Why Yakuza Developers Are Being Removed From Game Credits: The Issue of Properly Crediting Video Game Creators

Developers Removed from Yakuza Game Credits

Dozens of developers who worked on the Yakuza franchise have been removed from the credits of a recent release of the games.

As spotted by Reddit user u/Timo653, in the credits for the Yakuza complete series on GOG, dozens of developers who worked across the games have been removed without warning from the credits of all seven games.

Notably, this includes Toshihiro Nagoshi, the series creator who left RGG to form Nagoshi Studio.

Also removed was every developer from Lab42, the team that helped bring 0 and Kiwami 1 to PC, as well as QLOC, who worked on Kiwami 2 through Yakuza 6.

A user on Reddit claiming to be a Lab42 employee commented on the post, writing: “Well that’s not ideal. We put a LOT of blood, sweat and tears into those games, I tell you what!”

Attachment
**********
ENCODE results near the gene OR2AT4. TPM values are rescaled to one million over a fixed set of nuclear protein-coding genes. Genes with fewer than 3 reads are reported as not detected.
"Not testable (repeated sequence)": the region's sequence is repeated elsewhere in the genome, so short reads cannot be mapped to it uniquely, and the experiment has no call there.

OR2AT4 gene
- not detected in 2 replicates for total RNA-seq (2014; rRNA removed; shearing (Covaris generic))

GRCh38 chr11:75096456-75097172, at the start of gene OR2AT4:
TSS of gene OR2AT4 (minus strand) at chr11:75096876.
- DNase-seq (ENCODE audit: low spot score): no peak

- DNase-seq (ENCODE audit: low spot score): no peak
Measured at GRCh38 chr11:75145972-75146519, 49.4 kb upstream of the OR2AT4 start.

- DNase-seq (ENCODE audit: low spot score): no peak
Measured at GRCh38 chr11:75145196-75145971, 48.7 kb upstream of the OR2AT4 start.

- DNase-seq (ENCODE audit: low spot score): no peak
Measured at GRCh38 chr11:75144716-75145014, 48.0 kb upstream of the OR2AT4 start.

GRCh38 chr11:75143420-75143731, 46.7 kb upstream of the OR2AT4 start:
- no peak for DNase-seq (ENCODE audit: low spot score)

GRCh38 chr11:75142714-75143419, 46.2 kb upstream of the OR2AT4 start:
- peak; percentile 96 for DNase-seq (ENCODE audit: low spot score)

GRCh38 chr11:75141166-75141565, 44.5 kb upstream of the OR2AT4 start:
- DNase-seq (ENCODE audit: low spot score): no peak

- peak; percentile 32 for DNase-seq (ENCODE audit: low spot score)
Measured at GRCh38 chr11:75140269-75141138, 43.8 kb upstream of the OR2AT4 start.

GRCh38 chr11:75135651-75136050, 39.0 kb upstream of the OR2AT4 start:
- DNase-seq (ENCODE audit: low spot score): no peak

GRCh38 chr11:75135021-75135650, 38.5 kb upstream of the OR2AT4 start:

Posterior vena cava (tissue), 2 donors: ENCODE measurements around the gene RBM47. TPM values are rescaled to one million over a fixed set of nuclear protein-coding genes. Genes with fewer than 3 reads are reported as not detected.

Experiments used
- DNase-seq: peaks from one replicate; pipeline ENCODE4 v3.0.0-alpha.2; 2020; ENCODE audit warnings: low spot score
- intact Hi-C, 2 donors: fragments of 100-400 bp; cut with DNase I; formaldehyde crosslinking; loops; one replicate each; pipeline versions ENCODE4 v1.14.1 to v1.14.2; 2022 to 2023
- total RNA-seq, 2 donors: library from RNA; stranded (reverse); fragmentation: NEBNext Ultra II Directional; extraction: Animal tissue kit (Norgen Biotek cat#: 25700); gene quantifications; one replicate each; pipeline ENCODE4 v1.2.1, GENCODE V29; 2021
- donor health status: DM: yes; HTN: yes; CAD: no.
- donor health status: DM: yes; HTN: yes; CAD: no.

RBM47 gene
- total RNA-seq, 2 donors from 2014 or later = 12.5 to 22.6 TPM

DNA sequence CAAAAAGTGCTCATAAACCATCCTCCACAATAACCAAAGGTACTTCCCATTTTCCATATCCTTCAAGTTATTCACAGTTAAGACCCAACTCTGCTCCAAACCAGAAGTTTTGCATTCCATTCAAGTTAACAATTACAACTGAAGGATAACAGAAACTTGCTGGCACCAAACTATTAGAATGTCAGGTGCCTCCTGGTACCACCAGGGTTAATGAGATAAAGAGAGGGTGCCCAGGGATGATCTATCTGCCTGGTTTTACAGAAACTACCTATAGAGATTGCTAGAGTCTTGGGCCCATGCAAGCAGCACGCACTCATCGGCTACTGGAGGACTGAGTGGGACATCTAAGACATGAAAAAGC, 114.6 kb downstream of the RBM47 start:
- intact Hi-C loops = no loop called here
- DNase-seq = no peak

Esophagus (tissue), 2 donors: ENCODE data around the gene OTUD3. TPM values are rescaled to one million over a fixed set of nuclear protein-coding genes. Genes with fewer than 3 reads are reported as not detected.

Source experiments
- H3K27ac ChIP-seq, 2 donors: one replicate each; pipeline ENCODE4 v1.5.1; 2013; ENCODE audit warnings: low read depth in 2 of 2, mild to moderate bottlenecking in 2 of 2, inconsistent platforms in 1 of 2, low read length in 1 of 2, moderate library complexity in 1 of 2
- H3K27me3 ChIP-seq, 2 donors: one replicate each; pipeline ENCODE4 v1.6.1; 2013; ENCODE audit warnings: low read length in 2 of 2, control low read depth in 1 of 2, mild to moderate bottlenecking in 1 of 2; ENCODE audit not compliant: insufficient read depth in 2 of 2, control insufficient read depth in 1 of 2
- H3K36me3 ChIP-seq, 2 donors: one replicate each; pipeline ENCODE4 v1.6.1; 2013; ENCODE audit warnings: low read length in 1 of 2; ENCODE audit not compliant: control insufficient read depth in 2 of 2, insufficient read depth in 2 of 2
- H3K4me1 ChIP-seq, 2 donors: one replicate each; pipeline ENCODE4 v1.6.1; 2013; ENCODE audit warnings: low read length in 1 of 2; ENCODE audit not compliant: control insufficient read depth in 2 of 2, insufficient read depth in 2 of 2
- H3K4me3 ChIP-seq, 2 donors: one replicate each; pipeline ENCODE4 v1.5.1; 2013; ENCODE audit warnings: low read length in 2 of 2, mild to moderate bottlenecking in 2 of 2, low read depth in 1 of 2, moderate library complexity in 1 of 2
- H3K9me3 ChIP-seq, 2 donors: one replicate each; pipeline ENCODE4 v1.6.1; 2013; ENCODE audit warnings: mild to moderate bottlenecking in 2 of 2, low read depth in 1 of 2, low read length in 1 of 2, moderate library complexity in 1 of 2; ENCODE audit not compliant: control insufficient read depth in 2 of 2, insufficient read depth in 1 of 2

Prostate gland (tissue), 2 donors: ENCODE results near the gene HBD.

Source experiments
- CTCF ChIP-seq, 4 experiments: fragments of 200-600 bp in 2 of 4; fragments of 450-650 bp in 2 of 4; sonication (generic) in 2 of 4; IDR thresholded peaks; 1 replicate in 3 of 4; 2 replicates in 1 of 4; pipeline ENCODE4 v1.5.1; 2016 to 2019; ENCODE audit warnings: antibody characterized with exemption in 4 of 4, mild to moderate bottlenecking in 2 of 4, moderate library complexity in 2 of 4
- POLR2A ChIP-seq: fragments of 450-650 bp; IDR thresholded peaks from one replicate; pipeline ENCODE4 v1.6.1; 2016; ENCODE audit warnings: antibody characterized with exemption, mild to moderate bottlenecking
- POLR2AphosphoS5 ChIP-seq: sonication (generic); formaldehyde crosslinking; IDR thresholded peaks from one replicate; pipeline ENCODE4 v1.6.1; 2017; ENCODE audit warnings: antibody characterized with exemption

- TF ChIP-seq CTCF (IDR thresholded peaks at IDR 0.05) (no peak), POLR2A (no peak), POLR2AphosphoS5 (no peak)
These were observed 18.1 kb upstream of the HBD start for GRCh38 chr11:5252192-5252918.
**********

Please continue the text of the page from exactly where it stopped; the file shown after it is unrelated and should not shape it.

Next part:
The Steam version of the games retains the original credits, at the time of writing.

Importance of Properly Crediting Developers

The issue of properly crediting developers in video games is an ongoing one, with numerous companies criticised for not giving proper credits to creators.

With no real regulation beyond International Game Developers Association (IDGA) guidelines – which aren’t enforceable – game developers are effectively at the mercy of their employers as to how, where or if they’re credited.

IGDA guidelines advise that anybody who has worked on a game’s development for 30 days (or 5%) must be credited.

Katharine Neil, a veteran programmer who has worked on the Test Drive and Alone in the Dark series, told AsumeTech in 2019 that the regulation of game credits is long overdue.

“Some gamers don’t realise how important this issue is for us professionally,” she told us. “Many seem to think it’s about bruised egos or something. No – like film and TV – it’s about getting hired for the next job and not looking like a liar on your CV.

“There are still no industry standards that developers can count on their employers adhering to. And I think the fact that many people still don’t even know that those IGDA crediting standards exist says something.

”And one thing I can say for sure is it’s something game developers do worry about – i.e. will I get punished in the credits by a vindictive boss, or will I be unfairly credited if I have to leave this project early.”

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